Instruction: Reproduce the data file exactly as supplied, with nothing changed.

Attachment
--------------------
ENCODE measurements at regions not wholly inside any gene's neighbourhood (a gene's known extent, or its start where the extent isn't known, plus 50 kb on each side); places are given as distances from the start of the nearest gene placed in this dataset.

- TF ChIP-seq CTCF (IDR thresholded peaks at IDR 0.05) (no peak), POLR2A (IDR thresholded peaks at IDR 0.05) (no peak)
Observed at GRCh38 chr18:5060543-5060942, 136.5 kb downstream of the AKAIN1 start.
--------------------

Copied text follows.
ENCODE measurements at regions not wholly inside any gene's neighbourhood (a gene's known extent, or its start where the extent isn't known, plus 50 kb on each side); places are given as distances from the start of the nearest gene placed in this dataset.

- TF ChIP-seq CTCF (IDR thresholded peaks at IDR 0.05) (no peak), POLR2A (IDR thresholded peaks at IDR 0.05) (no peak)
Observed at GRCh38 chr18:5060543-5060942, 136.5 kb downstream of the AKAIN1 start.